Response: why a “claim to your land” is not enough

in Opinion by

On April 24th, iPatriotPost published an article supposedly providing reason as to “why “Israel has a claim to its land.” The article frankly lacks factual integrity and misconstrues an array of crucial points considered in formulating an opinion on the matter. Through this article, I aim to provide you, the reader, with a clearer window through which to view the Israeli-Palestinian conflict.

I’d like to begin by saying that the issue with this article isn’t the claim it makes. One has the right to opinion, without a doubt. That opinion, however, lacks credibility and legitimacy until backed by, well, credible and legitimate proof of its reason. The absence of such necessary data in the article in question creates a blur of the falsity and truth of the decades-old Israeli-Palestinian conflict, subsequently tainting one’s understanding of the unequivocally complex and sensitive issue.

The article opens with a statement declaring that “Israel has historically been land that the Jews settled on since the founding of the faith,” and goes on to say that “the first five books of the Bible provide the history of the Jewish kingdom.” However, the Bible in this case, as in many politically-concerned cases, does not independently qualify as sufficient enough evidence off of which to base politically repercussive opinion.

A large part of the solution will come from the understanding that the “historicity” of either Israel or Palestine cannot solve, and therefore does not pertain to, the issue of land distribution that we currently face. Millenia-old warrants based on biblical claims cannot possibly provide grounds for any sort of practical resolution to an ongoing conflict which utilizes a lethal combination of modern political science and modern warfare. The solution lies in addressing what defines now and only now: human and civil rights abuses, modern politics and international relations as pertinent to both Palestine and Israel. The solution lies in working to define what makes sense for the Palestinian and Israeli peoples in this era, not for the Biblical writers of thousands of years ago.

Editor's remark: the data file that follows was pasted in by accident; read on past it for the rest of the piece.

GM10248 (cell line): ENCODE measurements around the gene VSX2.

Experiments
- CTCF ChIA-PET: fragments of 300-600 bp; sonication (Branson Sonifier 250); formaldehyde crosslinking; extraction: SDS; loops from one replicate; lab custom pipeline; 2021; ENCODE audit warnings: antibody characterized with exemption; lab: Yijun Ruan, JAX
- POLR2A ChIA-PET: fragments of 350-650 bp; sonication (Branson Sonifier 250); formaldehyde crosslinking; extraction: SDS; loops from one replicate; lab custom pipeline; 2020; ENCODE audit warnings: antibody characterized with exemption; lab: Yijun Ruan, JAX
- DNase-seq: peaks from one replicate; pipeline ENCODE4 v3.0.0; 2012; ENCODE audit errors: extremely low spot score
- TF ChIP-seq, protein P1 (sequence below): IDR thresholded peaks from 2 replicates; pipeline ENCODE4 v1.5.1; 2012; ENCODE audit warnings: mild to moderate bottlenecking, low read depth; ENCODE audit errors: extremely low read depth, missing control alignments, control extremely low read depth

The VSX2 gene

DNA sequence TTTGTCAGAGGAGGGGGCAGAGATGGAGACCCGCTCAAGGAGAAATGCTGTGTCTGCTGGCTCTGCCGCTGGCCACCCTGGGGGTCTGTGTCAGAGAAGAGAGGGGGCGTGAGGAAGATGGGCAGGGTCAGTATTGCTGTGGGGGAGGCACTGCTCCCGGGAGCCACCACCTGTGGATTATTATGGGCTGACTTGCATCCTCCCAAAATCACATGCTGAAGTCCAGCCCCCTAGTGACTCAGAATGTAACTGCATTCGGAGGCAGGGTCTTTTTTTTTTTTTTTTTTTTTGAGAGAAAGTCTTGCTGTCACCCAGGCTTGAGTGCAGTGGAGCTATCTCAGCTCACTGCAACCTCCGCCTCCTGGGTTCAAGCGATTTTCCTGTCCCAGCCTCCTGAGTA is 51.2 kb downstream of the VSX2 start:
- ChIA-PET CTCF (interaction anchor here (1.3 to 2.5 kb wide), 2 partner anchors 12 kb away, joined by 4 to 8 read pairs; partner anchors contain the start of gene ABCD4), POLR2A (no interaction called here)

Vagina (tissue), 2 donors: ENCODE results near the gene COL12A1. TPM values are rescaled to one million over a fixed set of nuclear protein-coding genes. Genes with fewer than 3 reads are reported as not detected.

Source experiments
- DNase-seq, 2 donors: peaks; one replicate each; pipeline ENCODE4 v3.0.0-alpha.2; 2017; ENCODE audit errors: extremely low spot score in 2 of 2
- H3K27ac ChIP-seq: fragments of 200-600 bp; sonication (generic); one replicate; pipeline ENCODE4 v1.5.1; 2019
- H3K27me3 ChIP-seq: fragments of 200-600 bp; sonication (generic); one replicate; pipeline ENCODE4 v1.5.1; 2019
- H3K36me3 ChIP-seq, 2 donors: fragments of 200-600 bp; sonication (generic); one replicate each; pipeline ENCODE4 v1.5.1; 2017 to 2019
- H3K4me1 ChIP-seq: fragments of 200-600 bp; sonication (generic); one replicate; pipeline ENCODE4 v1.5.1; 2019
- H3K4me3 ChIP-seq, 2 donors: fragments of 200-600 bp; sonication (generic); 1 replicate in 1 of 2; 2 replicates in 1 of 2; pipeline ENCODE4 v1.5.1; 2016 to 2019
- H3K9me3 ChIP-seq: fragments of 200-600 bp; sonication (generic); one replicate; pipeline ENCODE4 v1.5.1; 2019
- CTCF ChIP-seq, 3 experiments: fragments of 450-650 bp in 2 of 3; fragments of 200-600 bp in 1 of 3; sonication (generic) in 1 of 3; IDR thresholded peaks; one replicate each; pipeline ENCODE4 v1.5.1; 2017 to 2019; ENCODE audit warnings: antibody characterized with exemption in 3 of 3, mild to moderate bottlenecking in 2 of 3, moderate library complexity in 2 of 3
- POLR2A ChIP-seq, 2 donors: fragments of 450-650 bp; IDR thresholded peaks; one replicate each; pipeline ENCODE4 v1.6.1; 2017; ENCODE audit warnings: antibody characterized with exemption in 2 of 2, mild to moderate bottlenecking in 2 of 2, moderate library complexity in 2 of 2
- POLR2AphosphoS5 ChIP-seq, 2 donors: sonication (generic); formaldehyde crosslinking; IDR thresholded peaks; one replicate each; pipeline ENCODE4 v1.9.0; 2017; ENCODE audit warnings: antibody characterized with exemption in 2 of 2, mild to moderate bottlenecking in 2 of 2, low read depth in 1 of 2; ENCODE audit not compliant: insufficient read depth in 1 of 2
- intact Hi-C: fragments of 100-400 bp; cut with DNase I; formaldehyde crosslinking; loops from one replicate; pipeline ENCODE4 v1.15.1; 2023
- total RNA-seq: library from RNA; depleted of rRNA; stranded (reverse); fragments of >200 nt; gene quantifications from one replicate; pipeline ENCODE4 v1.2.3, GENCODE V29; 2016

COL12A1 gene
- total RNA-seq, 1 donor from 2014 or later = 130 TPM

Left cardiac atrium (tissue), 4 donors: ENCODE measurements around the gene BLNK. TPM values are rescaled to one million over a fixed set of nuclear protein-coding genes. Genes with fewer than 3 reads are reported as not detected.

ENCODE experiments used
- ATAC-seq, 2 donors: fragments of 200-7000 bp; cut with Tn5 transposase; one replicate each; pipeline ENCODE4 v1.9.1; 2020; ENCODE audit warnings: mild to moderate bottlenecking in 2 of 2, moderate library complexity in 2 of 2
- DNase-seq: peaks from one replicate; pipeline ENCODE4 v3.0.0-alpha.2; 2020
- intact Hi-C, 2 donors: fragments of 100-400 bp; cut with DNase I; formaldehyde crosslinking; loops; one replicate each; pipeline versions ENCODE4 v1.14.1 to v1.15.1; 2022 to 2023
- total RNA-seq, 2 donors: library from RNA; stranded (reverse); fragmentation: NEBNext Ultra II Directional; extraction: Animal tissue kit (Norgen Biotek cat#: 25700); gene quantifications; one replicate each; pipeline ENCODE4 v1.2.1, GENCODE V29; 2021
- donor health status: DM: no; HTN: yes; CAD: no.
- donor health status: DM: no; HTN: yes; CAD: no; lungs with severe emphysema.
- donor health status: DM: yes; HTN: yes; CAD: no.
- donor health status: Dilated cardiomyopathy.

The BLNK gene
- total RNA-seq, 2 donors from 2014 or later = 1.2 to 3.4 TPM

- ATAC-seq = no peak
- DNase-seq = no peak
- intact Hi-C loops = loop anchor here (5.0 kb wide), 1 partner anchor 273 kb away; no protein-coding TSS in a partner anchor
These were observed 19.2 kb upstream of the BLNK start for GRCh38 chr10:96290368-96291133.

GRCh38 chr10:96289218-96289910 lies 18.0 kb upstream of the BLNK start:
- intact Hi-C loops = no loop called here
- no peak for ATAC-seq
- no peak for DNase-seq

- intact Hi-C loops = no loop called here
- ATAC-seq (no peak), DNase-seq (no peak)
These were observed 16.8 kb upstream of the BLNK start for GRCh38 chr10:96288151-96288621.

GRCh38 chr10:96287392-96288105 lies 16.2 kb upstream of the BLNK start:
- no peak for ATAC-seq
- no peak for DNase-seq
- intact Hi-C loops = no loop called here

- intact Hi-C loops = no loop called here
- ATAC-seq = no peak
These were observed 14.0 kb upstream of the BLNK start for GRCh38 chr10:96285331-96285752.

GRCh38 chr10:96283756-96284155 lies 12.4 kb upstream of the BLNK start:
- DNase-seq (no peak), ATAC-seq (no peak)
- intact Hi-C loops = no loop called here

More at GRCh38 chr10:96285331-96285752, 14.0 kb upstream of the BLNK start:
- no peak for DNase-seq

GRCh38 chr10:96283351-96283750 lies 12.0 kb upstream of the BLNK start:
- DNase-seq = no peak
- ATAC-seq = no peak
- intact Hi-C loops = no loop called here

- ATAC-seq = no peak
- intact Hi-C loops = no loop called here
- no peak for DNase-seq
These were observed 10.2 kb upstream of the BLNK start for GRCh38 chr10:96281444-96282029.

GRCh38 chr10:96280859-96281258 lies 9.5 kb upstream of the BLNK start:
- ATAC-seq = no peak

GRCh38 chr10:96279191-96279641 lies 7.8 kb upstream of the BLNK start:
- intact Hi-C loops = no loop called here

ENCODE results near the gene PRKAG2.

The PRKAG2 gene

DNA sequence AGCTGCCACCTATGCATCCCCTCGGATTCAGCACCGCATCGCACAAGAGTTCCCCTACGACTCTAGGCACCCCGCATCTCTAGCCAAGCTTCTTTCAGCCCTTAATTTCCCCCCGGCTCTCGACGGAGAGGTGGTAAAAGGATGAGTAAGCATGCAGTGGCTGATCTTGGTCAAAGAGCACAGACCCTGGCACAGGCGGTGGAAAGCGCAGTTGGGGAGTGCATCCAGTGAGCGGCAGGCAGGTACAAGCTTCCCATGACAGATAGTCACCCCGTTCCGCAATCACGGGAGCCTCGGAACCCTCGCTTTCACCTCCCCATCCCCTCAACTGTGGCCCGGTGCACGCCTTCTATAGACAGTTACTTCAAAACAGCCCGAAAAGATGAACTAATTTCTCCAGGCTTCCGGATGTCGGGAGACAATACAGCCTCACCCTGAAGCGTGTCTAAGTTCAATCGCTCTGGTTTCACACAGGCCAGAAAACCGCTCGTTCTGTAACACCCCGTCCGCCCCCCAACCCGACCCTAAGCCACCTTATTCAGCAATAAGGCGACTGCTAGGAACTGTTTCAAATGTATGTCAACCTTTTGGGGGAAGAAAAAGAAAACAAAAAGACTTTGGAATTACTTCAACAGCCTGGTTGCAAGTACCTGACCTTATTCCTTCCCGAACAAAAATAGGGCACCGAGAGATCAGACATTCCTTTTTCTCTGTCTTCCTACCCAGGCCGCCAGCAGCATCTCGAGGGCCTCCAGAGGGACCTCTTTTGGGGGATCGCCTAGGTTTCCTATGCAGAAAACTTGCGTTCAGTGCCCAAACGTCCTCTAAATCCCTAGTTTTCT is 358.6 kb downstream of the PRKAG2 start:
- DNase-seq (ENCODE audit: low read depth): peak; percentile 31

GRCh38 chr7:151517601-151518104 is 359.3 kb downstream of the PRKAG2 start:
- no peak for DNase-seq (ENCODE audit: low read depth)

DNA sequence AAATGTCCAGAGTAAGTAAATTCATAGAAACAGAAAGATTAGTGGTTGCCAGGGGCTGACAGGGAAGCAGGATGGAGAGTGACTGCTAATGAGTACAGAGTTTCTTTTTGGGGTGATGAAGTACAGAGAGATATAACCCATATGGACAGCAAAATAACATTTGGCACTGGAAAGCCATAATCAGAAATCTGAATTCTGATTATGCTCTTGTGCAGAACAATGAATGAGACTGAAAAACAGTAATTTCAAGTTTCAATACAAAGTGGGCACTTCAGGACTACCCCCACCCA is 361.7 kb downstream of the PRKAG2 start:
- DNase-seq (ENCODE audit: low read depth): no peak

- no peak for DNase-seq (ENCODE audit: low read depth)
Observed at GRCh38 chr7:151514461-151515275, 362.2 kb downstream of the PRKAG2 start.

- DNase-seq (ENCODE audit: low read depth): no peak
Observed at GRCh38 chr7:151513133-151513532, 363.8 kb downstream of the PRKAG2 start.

As one continues reading the original article, one will notice a shift in tone which prioritizes a display of Palestinian accusation, with emphasis on the idea that “Israel has been trying to give the land back” to the Palestinians and a suggestion that violent refusal on behalf of the latter party acts as a prime inhibitor of potential progress. However, that claim is simply not the case. Israel has not merely offered to return land back to Palestinians in a friendly, passive gesture and been denied the proposition.

Since the 1960s, Israel has established several illegal settlements in the West Bank and Eastern Jerusalem as well as in the Syrian territories of the Golan Heights. The United Nations has upheld a series of resolutions declaring that these settlements are a violation of the Fourth Geneva Convention, criticizing Israel’s lack of cooperation, and encouraging the state to cease the establishment of the aforementioned illegal settlements – each to no avail.

The article cites a parallel source which states “everyone has to understand [the two-state solution]. [The land] has to be divided in a fashion that is…safe for both sides,” which is absolutely correct. What the article neglects to reference, however, in addition to the indeed undeniable faults of the Palestinian government are the similar abuses carried out by Israel which ultimately also threaten the aforementioned “safety of both sides.”